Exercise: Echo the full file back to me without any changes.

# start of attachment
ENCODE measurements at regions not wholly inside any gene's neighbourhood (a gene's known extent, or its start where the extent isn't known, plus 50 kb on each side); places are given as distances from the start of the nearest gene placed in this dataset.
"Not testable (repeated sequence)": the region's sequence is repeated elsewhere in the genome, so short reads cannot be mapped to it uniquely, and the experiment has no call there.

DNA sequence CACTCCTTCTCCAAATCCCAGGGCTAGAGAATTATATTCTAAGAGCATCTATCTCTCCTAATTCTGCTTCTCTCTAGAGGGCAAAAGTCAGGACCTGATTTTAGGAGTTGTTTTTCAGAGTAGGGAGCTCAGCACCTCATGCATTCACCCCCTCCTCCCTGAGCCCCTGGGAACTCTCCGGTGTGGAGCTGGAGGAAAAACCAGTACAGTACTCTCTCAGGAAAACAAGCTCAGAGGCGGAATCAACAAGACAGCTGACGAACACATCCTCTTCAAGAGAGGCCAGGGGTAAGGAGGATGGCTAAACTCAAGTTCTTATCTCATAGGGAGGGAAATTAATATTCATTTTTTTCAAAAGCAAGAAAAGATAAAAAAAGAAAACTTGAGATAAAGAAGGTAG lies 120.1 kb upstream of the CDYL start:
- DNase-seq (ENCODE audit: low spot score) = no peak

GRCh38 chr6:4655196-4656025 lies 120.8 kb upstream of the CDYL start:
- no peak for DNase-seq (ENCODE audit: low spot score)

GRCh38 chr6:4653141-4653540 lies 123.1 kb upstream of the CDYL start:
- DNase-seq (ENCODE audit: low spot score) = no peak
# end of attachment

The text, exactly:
ENCODE measurements at regions not wholly inside any gene's neighbourhood (a gene's known extent, or its start where the extent isn't known, plus 50 kb on each side); places are given as distances from the start of the nearest gene placed in this dataset.
"Not testable (repeated sequence)": the region's sequence is repeated elsewhere in the genome, so short reads cannot be mapped to it uniquely, and the experiment has no call there.

DNA sequence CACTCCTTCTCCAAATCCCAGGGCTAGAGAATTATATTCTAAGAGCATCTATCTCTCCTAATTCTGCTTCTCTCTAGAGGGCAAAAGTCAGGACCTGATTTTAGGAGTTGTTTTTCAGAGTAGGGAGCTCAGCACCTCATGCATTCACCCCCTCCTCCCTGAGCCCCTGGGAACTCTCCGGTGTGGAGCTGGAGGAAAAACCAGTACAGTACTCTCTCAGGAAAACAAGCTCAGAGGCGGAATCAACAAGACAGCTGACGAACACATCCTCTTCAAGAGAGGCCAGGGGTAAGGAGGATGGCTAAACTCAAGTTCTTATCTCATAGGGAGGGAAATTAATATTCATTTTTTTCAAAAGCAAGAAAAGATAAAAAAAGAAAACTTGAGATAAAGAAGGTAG lies 120.1 kb upstream of the CDYL start:
- DNase-seq (ENCODE audit: low spot score) = no peak

GRCh38 chr6:4655196-4656025 lies 120.8 kb upstream of the CDYL start:
- no peak for DNase-seq (ENCODE audit: low spot score)

GRCh38 chr6:4653141-4653540 lies 123.1 kb upstream of the CDYL start:
- DNase-seq (ENCODE audit: low spot score) = no peak